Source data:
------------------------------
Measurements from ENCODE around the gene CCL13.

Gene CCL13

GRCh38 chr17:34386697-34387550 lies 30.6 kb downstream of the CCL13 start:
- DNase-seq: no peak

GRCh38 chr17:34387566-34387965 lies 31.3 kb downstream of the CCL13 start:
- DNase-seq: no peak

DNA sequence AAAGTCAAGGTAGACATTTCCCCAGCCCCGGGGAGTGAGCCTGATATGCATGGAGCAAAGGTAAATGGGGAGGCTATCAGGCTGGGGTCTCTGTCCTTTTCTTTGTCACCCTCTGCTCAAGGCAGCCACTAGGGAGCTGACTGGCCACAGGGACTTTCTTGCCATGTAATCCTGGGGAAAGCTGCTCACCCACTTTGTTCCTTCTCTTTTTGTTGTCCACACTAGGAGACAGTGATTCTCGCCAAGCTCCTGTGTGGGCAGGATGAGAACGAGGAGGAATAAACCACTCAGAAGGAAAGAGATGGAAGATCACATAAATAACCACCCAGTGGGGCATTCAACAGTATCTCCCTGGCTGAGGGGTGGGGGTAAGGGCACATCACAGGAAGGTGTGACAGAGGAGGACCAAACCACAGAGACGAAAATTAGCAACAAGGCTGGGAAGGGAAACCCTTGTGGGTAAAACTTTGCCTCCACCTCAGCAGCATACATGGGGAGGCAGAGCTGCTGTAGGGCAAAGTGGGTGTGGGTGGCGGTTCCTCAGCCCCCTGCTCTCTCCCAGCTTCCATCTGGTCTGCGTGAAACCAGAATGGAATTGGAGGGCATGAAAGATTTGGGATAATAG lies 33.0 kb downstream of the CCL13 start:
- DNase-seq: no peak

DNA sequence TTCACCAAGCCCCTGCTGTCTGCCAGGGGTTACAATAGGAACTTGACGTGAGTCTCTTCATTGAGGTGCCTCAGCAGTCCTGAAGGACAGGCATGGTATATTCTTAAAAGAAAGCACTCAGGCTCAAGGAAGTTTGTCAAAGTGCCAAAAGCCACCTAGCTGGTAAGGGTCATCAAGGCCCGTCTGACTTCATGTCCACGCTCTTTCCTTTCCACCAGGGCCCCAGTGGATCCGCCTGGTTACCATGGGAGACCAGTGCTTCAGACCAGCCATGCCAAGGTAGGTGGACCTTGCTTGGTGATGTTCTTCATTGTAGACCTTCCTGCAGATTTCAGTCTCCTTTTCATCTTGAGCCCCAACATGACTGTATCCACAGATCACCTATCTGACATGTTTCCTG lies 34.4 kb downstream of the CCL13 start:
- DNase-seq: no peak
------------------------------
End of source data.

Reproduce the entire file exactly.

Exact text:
Measurements from ENCODE around the gene CCL13.

Gene CCL13

GRCh38 chr17:34386697-34387550 lies 30.6 kb downstream of the CCL13 start:
- DNase-seq: no peak

GRCh38 chr17:34387566-34387965 lies 31.3 kb downstream of the CCL13 start:
- DNase-seq: no peak

DNA sequence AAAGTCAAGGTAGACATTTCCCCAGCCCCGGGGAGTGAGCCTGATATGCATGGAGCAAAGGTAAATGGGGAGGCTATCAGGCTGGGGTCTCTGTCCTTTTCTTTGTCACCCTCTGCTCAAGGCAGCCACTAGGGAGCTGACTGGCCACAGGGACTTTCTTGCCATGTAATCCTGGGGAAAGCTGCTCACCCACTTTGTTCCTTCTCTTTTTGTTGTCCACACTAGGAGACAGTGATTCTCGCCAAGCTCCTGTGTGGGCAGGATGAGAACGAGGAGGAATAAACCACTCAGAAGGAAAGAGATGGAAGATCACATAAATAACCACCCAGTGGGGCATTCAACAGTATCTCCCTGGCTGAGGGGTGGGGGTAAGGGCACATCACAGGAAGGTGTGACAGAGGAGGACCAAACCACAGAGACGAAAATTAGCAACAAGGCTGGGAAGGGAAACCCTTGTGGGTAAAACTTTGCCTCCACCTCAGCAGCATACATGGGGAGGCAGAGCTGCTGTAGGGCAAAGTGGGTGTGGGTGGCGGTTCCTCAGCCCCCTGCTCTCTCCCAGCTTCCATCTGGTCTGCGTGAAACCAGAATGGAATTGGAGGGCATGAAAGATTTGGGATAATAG lies 33.0 kb downstream of the CCL13 start:
- DNase-seq: no peak

DNA sequence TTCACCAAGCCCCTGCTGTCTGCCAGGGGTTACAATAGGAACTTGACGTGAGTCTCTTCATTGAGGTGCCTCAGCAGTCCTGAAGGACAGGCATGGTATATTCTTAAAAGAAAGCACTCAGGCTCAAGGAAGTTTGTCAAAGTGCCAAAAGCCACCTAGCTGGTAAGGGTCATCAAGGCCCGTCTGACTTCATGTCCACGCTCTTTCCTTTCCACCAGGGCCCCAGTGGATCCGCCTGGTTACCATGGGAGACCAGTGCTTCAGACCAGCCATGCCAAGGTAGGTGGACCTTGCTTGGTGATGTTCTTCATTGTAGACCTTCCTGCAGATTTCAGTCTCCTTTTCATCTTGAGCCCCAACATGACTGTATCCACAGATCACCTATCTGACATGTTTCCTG lies 34.4 kb downstream of the CCL13 start:
- DNase-seq: no peak